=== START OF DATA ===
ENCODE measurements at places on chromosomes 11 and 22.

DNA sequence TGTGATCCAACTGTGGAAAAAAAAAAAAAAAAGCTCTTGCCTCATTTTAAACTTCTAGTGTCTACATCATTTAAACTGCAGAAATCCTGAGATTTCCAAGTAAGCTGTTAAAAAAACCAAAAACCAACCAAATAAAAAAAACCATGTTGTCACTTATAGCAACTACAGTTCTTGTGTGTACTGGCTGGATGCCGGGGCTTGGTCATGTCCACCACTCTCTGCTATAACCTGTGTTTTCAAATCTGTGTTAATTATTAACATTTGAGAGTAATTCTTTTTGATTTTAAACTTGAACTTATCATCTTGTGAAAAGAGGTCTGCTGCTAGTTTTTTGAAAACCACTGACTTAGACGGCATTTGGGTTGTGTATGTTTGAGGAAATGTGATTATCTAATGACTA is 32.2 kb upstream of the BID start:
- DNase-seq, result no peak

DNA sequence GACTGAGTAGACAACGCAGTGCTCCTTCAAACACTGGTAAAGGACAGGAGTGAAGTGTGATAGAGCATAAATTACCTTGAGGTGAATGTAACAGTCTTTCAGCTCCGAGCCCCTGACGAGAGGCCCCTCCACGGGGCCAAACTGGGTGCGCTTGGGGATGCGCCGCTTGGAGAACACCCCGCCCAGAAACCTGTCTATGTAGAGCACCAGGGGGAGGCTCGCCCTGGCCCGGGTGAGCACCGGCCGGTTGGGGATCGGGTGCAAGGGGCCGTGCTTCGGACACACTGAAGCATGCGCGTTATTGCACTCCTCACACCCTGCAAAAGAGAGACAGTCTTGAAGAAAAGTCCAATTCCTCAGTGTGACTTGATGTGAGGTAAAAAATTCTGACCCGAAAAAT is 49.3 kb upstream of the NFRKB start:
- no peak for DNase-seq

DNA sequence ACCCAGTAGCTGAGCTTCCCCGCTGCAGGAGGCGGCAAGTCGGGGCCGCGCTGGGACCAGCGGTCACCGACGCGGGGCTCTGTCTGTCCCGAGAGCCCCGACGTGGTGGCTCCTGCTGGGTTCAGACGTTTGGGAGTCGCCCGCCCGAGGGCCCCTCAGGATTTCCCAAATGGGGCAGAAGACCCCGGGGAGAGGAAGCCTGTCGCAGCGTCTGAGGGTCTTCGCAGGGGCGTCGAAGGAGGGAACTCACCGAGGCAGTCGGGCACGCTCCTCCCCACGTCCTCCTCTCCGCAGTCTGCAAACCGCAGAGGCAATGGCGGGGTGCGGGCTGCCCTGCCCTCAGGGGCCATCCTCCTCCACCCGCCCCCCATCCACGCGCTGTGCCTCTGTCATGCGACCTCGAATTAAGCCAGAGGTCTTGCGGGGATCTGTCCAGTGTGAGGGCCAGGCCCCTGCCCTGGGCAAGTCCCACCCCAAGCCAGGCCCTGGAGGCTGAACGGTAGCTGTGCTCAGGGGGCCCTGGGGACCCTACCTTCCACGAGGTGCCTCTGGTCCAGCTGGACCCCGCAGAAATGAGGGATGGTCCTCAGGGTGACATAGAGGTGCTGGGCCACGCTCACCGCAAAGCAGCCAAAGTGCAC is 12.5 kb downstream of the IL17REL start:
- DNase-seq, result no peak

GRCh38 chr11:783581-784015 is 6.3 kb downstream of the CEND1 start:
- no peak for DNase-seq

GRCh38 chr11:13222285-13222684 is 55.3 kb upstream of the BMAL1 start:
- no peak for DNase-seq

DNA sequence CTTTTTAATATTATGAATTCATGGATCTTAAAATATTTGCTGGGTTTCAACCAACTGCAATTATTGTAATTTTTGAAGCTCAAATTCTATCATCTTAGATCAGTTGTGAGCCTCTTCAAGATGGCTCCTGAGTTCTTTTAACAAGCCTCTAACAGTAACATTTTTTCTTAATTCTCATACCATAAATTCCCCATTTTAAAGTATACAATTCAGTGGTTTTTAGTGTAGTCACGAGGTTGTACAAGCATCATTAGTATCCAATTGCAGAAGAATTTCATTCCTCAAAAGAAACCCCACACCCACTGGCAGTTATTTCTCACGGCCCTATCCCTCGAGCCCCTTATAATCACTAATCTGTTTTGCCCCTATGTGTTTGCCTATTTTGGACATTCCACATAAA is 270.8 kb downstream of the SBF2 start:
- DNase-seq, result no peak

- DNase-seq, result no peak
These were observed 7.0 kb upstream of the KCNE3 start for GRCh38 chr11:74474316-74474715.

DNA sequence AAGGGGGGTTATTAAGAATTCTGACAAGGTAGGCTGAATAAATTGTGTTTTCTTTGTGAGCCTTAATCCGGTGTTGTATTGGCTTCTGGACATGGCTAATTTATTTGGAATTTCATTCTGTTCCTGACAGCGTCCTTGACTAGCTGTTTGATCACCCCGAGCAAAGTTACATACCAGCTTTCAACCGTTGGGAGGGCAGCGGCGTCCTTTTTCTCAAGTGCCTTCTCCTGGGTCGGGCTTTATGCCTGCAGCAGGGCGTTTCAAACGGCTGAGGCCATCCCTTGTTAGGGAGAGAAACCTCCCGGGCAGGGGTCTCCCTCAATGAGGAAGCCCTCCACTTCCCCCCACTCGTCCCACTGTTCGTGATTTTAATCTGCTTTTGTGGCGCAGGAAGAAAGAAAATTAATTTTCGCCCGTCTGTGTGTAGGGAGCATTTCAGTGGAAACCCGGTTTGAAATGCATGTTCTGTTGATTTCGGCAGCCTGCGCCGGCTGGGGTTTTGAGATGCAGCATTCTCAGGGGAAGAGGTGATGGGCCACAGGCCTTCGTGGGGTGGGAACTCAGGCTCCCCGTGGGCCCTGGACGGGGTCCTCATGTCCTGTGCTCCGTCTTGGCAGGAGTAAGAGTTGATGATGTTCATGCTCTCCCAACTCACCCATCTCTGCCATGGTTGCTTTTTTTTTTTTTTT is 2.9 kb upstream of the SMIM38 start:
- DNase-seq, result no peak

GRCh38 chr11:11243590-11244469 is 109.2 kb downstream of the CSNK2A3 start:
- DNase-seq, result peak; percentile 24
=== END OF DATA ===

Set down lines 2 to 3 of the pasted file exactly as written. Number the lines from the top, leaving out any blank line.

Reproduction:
DNA sequence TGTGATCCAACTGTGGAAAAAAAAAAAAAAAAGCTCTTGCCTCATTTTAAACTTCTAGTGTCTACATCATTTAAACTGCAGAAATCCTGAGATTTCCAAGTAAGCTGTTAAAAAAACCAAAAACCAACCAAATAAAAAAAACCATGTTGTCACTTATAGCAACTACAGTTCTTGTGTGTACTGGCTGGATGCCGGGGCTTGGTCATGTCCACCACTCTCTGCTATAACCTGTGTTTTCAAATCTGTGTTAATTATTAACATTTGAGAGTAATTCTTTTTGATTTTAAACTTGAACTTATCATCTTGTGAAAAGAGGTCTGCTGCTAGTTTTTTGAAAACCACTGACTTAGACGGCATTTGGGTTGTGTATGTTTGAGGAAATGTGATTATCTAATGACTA is 32.2 kb upstream of the BID start:
- DNase-seq, result no peak